The reason I’m proud of it is not that it is filled with shimmering prose, but that it is filled with some really quite decent ideas. I have to tell you, in a most vulgar way, that I surprised myself with my mid-life wisdom. It turned out that all those books I had read and all those sage friends I had talked to and all those thoughts I had thought had really produced something. I knew some stuff.
I do know some stuff. Here is the lovely thing about being fifty: you accumulate, over the years and years, some excellent stuff. You have learned from experience and mistakes and griefs. You get your priorities straight. (Mine, obviously, are love and trees.) You understand about the power of kindness and the importance of trying to behave well, even if you don’t achieve it all the time. If you are me, you write all that down and you astonish yourself.
Then, if you are me, you get to a point when you start stuttering and you realise, with a rather nasty shock, that there is a yawning gap between theory and practice.
I am shit hot at theory. Ask me anything. Ask me anything and I’ve got a theory for you. I know about cognitive dissonance and confirmation bias and projection and displacement. I really have read some books. I am, I discover, F for Fail at practice. It drives me nuts that I can know so much and still run into the sands when it comes to actual life. I keep thinking that I wish someone had written a manual about how to do life and then I realise I wrote that damn manual and it still isn’t enough.
I’m thinking at the moment about fear. I’m psychologically stuck just now, and I haven’t been able to work out why. I’ve been fooling myself because I can do the simulacrum of the high function. There are a lot of things in my week that I do well, that bring me joy, that give me a sense of achievement. I write about all those things and put them on Facebook. I take pictures of those things and make videos of those things with jaunty little soundtracks over the top and post them into the ether, saying, tacitly: look, look, look at me with my jazz hands.
Those things are good things, and I don’t denigrate them. They mostly take place outside, in the bright Scottish air, because they all have to do with horses. The problem is that I then go back inside and get stuck.
It’s fear, I finally tell myself. It was the second anniversary of my mother’s death this week so I was thinking about grief. I was thinking about the last six years and all those Dear Departeds – my mother, my father, my godfather, my dogs, my little Welsh pony, my friend, my cousin. I was thinking of the more distant relations and the old friends of my father, all of whom fell off their perches one after the other, so that it seemed an entire generation was going gentle into that good night. I thought: there is a lot of fear in grief.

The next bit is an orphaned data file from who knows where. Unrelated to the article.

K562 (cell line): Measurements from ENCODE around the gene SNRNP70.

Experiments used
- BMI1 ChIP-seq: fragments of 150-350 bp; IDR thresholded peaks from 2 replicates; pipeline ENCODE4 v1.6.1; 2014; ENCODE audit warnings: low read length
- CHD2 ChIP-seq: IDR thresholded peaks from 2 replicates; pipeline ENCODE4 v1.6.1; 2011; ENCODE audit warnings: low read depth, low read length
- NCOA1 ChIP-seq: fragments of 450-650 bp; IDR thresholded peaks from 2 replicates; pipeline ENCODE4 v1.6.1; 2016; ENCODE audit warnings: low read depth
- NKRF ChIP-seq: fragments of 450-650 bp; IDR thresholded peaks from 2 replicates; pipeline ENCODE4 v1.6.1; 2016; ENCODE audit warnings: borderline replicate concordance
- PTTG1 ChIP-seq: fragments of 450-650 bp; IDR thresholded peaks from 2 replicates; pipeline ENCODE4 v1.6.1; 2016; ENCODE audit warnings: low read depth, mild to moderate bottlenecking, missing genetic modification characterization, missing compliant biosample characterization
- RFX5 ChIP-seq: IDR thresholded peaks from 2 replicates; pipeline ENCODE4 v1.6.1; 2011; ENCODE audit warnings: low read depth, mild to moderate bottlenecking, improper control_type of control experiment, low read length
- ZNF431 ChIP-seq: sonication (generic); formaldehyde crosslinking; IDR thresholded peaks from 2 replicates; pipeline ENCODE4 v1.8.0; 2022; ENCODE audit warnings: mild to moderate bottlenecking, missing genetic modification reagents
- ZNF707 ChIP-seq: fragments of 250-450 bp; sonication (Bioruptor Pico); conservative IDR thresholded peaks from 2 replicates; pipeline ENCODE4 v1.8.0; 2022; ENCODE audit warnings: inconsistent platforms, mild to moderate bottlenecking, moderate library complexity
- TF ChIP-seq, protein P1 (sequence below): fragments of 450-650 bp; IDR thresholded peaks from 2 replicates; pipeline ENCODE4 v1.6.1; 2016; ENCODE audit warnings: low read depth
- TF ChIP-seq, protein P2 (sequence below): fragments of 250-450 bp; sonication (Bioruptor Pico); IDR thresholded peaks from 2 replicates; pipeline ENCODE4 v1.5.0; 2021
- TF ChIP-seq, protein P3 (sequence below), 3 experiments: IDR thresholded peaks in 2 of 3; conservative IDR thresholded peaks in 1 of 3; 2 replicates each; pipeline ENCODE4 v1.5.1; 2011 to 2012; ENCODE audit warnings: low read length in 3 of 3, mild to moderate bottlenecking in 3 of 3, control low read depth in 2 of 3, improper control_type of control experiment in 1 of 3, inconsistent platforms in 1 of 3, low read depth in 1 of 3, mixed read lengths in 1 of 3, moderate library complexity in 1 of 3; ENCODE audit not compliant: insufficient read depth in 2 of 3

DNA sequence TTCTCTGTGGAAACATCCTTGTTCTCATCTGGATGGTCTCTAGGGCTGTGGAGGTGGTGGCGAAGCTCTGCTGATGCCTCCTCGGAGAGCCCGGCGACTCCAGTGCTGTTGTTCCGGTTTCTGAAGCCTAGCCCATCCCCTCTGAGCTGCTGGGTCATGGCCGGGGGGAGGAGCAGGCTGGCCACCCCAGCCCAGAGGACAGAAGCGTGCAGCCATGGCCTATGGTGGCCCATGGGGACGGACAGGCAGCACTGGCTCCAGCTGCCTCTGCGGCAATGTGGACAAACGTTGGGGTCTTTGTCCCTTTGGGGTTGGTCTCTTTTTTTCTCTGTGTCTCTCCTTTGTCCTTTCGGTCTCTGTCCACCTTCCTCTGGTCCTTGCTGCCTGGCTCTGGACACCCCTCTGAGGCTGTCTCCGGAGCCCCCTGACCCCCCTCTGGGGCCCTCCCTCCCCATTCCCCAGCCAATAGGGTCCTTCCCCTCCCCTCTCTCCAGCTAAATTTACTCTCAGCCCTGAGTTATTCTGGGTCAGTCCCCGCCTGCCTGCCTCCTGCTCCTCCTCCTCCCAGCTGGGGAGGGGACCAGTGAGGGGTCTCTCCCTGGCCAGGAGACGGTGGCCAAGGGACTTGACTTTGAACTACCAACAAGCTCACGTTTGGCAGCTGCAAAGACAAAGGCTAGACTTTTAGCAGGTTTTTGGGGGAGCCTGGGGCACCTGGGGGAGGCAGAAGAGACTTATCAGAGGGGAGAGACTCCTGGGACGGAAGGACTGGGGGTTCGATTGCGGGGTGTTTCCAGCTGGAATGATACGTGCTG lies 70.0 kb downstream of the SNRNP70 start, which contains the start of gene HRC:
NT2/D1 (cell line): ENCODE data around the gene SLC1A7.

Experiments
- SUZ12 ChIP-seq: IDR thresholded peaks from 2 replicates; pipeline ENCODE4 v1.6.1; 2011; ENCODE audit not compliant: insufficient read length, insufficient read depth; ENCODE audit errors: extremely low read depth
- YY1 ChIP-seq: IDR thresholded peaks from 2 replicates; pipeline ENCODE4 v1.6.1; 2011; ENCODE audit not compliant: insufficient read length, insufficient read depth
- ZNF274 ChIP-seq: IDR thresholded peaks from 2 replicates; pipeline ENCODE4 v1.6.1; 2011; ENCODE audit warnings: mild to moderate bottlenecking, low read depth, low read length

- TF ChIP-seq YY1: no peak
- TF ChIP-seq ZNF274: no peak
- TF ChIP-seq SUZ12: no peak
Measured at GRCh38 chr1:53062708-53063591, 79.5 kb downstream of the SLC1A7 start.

Or, at least, there is a lot of fear in my grief. I hate to admit this but it is true. There is fear of mortality: everyone, including me, is going to die. There is fear of abandonment: everyone is going to die and leave me all alone. There is fear of failure: I shall never write the dazzling book of which I dream and then I shall die.
There is fear as I go down to the field and bask in the glory and might of my red mare, the beat of my heart, the light of my life. Some horrid, creaking voice in the back of my head says: don’t love her too much because she will die and you will be destroyed. The loving her too much ship has sailed, and it fills me with terror.
Another voice fires up. It says: why are you telling them all this? The Why Are You Telling Them voice has been yelling at me a lot lately which is why I’ve been off the blog. My tiny one-trick-pony frets and concerns and daily pleasures are too mundane and boring to make a blog, that voice says. I live a small life and I love that small life but I suddenly decided, as the fear got me, that it was too catastrophically dull to record. (It’s fascinating to me, but I thought it was not really fascinating for anyone else.) That’s why I started making the videos with the jazzy soundtracks.
I address the critical voice. I say, sternly, ‘I’m telling them all this because the only thing to do with fear is admit it.’ Write it down, write it down, says a benign, sing-song voice; that is a kind voice and it knows that everything is better when it is written down.

I have no buggery idea what to do with all these fears. I think they are a part of grief and I think they are a part of the middle of life and I think they are a part of being human. I can’t fix them up and pack them off. I can’t put them in a nice parcel and get lovely Pearl the Postwoman to take them down to the depot. I think I have to look them in the whites of their eyes. I think I have to keep staring at them until I have their measure. I think that I have to confess to myself that I am only human and humans get frightened sometimes. And perhaps then I shall stop being stuck. 

Friday, 8 September 2017

Not just getting by.

This is cheap as chips because I’ve been working my arse off all day and my brain has gone into its traditional fugue state. But I’ve decided to dedicate myself to the blog again so the Dear Readers, who were so incredibly kind yesterday, must have words. And it was a lovely day, for all that the Scottish monsoon rains came with sullen determination. I don’t mind about the rain. I simply put on my special hat and install sunshine in my heart.